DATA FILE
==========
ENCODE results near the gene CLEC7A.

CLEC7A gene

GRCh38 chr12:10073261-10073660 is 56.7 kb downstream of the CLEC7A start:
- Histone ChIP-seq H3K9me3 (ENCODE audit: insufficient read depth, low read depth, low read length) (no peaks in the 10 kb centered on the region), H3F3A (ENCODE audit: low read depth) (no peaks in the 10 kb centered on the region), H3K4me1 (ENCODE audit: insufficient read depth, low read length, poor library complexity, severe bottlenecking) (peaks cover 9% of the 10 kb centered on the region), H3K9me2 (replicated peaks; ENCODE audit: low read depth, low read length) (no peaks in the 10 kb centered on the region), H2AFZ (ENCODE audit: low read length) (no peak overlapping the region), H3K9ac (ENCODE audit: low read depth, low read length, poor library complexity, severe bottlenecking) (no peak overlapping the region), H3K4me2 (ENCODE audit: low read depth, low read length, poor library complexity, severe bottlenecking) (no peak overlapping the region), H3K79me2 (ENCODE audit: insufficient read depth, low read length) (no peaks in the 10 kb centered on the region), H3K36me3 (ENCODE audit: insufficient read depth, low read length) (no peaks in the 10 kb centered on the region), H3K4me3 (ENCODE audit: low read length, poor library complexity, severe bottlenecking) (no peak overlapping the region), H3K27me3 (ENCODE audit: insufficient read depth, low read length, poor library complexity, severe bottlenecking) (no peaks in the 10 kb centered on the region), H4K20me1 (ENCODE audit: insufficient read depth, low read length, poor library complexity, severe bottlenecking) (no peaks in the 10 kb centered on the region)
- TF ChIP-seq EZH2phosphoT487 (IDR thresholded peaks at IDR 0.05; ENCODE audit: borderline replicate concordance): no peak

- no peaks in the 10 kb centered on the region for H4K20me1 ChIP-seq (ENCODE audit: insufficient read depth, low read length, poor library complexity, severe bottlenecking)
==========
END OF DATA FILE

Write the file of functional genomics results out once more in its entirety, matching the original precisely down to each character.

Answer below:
ENCODE results near the gene CLEC7A.

CLEC7A gene

GRCh38 chr12:10073261-10073660 is 56.7 kb downstream of the CLEC7A start:
- Histone ChIP-seq H3K9me3 (ENCODE audit: insufficient read depth, low read depth, low read length) (no peaks in the 10 kb centered on the region), H3F3A (ENCODE audit: low read depth) (no peaks in the 10 kb centered on the region), H3K4me1 (ENCODE audit: insufficient read depth, low read length, poor library complexity, severe bottlenecking) (peaks cover 9% of the 10 kb centered on the region), H3K9me2 (replicated peaks; ENCODE audit: low read depth, low read length) (no peaks in the 10 kb centered on the region), H2AFZ (ENCODE audit: low read length) (no peak overlapping the region), H3K9ac (ENCODE audit: low read depth, low read length, poor library complexity, severe bottlenecking) (no peak overlapping the region), H3K4me2 (ENCODE audit: low read depth, low read length, poor library complexity, severe bottlenecking) (no peak overlapping the region), H3K79me2 (ENCODE audit: insufficient read depth, low read length) (no peaks in the 10 kb centered on the region), H3K36me3 (ENCODE audit: insufficient read depth, low read length) (no peaks in the 10 kb centered on the region), H3K4me3 (ENCODE audit: low read length, poor library complexity, severe bottlenecking) (no peak overlapping the region), H3K27me3 (ENCODE audit: insufficient read depth, low read length, poor library complexity, severe bottlenecking) (no peaks in the 10 kb centered on the region), H4K20me1 (ENCODE audit: insufficient read depth, low read length, poor library complexity, severe bottlenecking) (no peaks in the 10 kb centered on the region)
- TF ChIP-seq EZH2phosphoT487 (IDR thresholded peaks at IDR 0.05; ENCODE audit: borderline replicate concordance): no peak

- no peaks in the 10 kb centered on the region for H4K20me1 ChIP-seq (ENCODE audit: insufficient read depth, low read length, poor library complexity, severe bottlenecking)